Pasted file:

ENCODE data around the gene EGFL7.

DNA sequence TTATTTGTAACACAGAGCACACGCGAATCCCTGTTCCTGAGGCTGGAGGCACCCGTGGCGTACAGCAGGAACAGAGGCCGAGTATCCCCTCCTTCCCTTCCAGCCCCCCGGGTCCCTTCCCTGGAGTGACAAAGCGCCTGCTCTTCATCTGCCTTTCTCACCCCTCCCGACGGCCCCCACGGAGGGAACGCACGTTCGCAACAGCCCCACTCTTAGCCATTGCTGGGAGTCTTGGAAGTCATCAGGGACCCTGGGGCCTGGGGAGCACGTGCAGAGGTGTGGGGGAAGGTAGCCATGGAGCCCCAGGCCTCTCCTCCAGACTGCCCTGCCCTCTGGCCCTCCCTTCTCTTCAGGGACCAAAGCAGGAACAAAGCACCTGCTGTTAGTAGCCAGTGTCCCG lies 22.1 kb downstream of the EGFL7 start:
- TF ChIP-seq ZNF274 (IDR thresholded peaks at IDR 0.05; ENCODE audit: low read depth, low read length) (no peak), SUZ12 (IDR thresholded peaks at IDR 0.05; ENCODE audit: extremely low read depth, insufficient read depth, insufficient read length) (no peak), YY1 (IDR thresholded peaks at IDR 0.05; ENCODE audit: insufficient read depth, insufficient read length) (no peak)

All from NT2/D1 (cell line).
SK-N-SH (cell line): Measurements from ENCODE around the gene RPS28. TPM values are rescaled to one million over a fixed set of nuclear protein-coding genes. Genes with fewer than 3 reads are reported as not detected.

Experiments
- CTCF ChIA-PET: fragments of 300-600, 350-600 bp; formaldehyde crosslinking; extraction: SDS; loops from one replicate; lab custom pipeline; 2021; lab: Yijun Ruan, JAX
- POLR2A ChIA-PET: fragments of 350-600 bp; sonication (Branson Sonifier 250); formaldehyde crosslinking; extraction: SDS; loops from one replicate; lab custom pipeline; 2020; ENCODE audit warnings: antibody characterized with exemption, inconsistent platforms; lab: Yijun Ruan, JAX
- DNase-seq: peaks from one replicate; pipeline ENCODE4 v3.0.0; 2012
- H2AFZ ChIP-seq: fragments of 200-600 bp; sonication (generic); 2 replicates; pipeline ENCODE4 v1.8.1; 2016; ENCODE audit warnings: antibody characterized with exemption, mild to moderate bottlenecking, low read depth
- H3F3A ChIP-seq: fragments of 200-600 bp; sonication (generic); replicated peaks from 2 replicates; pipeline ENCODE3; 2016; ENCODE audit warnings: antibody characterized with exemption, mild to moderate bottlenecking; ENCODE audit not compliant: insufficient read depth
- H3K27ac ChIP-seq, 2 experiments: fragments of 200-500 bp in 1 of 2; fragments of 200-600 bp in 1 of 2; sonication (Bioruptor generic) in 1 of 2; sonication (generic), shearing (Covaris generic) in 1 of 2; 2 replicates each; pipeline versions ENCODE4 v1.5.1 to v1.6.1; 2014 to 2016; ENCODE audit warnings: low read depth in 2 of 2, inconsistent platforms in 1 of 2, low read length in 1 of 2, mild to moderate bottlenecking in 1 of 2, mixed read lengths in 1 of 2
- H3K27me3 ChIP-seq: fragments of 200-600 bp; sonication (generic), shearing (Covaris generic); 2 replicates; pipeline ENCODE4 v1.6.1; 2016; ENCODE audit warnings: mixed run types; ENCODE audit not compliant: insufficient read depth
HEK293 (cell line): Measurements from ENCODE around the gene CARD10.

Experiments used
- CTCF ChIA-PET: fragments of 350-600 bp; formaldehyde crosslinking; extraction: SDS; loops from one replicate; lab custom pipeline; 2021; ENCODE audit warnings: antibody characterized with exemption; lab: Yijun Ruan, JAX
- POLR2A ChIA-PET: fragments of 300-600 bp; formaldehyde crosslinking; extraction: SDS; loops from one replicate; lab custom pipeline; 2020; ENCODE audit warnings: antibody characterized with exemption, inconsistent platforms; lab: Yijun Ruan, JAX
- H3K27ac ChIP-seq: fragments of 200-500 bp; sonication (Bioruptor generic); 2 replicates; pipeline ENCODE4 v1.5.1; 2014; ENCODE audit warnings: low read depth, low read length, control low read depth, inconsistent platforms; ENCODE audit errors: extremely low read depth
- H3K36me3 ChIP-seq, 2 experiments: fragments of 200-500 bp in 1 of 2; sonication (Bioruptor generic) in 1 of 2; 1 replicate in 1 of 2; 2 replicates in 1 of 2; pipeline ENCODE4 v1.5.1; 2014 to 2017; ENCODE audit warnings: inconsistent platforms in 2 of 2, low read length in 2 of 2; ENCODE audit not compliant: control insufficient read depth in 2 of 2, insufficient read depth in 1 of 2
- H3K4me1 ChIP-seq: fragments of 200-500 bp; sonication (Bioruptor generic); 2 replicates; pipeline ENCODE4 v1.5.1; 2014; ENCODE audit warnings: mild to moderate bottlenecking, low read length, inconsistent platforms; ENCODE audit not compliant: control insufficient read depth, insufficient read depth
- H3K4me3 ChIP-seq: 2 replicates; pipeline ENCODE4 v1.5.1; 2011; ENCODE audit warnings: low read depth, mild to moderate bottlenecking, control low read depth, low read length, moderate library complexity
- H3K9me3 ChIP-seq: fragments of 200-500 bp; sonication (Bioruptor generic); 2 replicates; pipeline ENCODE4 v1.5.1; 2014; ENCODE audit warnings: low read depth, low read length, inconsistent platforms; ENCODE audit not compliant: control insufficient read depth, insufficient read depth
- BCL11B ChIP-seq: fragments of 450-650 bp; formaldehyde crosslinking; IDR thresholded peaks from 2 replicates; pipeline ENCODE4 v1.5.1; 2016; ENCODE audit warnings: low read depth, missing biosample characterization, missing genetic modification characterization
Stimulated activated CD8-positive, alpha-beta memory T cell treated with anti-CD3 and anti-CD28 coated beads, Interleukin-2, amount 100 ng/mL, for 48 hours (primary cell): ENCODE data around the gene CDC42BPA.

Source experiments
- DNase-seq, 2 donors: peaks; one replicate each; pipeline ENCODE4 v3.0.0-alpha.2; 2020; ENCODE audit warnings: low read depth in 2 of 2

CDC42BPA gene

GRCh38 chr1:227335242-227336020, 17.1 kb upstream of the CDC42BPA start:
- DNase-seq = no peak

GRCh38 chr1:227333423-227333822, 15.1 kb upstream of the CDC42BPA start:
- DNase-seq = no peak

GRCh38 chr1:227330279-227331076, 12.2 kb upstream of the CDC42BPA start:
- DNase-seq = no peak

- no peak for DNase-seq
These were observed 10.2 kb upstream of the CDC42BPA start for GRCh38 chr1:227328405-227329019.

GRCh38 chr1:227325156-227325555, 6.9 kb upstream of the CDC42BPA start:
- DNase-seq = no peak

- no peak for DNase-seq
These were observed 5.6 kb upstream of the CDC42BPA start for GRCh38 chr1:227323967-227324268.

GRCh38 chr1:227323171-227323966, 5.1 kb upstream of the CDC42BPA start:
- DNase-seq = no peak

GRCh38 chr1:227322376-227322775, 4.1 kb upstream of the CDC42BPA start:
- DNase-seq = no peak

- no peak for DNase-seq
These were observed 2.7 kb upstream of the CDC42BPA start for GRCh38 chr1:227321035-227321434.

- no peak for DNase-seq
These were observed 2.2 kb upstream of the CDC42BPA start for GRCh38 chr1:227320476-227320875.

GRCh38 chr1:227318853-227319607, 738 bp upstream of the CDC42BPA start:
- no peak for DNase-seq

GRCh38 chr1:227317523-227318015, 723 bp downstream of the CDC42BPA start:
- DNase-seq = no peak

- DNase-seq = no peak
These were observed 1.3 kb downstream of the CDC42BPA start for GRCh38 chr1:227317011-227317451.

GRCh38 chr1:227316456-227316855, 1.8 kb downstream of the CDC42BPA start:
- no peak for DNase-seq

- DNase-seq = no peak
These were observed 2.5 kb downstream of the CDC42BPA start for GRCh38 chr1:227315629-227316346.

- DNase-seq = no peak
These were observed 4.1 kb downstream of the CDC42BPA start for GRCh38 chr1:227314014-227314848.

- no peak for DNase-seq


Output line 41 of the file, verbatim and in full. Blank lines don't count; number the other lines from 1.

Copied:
- DNase-seq = no peak